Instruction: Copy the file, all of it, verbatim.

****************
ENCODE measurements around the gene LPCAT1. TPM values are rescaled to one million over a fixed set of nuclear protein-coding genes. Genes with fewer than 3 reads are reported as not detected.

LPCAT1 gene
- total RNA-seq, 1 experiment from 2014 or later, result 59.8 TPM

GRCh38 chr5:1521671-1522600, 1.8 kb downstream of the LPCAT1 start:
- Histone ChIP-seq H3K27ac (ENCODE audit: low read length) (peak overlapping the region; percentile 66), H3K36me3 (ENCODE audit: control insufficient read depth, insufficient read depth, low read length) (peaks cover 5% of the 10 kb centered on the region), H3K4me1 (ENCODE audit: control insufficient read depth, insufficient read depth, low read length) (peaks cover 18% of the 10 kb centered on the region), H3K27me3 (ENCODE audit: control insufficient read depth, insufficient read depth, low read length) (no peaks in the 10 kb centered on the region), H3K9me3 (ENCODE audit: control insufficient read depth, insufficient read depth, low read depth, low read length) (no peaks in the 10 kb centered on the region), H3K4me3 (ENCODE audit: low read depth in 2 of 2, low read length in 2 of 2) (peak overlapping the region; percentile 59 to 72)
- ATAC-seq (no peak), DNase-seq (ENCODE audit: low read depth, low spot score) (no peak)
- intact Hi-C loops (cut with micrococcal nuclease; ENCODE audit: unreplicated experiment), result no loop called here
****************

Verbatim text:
ENCODE measurements around the gene LPCAT1. TPM values are rescaled to one million over a fixed set of nuclear protein-coding genes. Genes with fewer than 3 reads are reported as not detected.

LPCAT1 gene
- total RNA-seq, 1 experiment from 2014 or later, result 59.8 TPM

GRCh38 chr5:1521671-1522600, 1.8 kb downstream of the LPCAT1 start:
- Histone ChIP-seq H3K27ac (ENCODE audit: low read length) (peak overlapping the region; percentile 66), H3K36me3 (ENCODE audit: control insufficient read depth, insufficient read depth, low read length) (peaks cover 5% of the 10 kb centered on the region), H3K4me1 (ENCODE audit: control insufficient read depth, insufficient read depth, low read length) (peaks cover 18% of the 10 kb centered on the region), H3K27me3 (ENCODE audit: control insufficient read depth, insufficient read depth, low read length) (no peaks in the 10 kb centered on the region), H3K9me3 (ENCODE audit: control insufficient read depth, insufficient read depth, low read depth, low read length) (no peaks in the 10 kb centered on the region), H3K4me3 (ENCODE audit: low read depth in 2 of 2, low read length in 2 of 2) (peak overlapping the region; percentile 59 to 72)
- ATAC-seq (no peak), DNase-seq (ENCODE audit: low read depth, low spot score) (no peak)
- intact Hi-C loops (cut with micrococcal nuclease; ENCODE audit: unreplicated experiment), result no loop called here